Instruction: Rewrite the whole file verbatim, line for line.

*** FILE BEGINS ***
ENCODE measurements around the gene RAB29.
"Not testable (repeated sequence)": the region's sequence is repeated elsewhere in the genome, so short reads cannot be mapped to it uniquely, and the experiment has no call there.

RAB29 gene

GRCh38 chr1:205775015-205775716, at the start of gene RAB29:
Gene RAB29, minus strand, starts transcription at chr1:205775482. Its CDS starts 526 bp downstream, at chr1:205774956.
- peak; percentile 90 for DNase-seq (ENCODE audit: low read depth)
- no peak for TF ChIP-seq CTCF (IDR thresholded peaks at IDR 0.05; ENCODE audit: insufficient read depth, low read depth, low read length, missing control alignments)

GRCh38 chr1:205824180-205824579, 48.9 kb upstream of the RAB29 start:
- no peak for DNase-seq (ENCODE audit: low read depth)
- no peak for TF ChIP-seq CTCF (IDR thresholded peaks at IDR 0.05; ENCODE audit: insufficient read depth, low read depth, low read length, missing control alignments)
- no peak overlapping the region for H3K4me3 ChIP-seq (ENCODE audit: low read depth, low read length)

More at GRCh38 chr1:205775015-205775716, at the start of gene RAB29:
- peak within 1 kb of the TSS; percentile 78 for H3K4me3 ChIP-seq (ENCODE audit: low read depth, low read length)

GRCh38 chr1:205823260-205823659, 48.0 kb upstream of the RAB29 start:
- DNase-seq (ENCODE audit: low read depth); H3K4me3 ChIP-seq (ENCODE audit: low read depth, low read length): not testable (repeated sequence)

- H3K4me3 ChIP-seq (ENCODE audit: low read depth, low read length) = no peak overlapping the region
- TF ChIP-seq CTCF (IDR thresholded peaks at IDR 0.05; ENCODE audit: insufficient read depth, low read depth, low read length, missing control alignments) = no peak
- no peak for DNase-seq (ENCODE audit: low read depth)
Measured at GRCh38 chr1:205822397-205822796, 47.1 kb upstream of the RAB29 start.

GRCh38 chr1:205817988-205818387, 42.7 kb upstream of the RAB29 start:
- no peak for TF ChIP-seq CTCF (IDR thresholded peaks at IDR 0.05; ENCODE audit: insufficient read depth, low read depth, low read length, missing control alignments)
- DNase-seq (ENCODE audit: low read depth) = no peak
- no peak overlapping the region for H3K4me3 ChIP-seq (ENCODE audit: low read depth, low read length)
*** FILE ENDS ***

ENCODE measurements around the gene RAB29.
"Not testable (repeated sequence)": the region's sequence is repeated elsewhere in the genome, so short reads cannot be mapped to it uniquely, and the experiment has no call there.

RAB29 gene

GRCh38 chr1:205775015-205775716, at the start of gene RAB29:
Gene RAB29, minus strand, starts transcription at chr1:205775482. Its CDS starts 526 bp downstream, at chr1:205774956.
- peak; percentile 90 for DNase-seq (ENCODE audit: low read depth)
- no peak for TF ChIP-seq CTCF (IDR thresholded peaks at IDR 0.05; ENCODE audit: insufficient read depth, low read depth, low read length, missing control alignments)

GRCh38 chr1:205824180-205824579, 48.9 kb upstream of the RAB29 start:
- no peak for DNase-seq (ENCODE audit: low read depth)
- no peak for TF ChIP-seq CTCF (IDR thresholded peaks at IDR 0.05; ENCODE audit: insufficient read depth, low read depth, low read length, missing control alignments)
- no peak overlapping the region for H3K4me3 ChIP-seq (ENCODE audit: low read depth, low read length)

More at GRCh38 chr1:205775015-205775716, at the start of gene RAB29:
- peak within 1 kb of the TSS; percentile 78 for H3K4me3 ChIP-seq (ENCODE audit: low read depth, low read length)

GRCh38 chr1:205823260-205823659, 48.0 kb upstream of the RAB29 start:
- DNase-seq (ENCODE audit: low read depth); H3K4me3 ChIP-seq (ENCODE audit: low read depth, low read length): not testable (repeated sequence)

- H3K4me3 ChIP-seq (ENCODE audit: low read depth, low read length) = no peak overlapping the region
- TF ChIP-seq CTCF (IDR thresholded peaks at IDR 0.05; ENCODE audit: insufficient read depth, low read depth, low read length, missing control alignments) = no peak
- no peak for DNase-seq (ENCODE audit: low read depth)
Measured at GRCh38 chr1:205822397-205822796, 47.1 kb upstream of the RAB29 start.

GRCh38 chr1:205817988-205818387, 42.7 kb upstream of the RAB29 start:
- no peak for TF ChIP-seq CTCF (IDR thresholded peaks at IDR 0.05; ENCODE audit: insufficient read depth, low read depth, low read length, missing control alignments)
- DNase-seq (ENCODE audit: low read depth) = no peak
- no peak overlapping the region for H3K4me3 ChIP-seq (ENCODE audit: low read depth, low read length)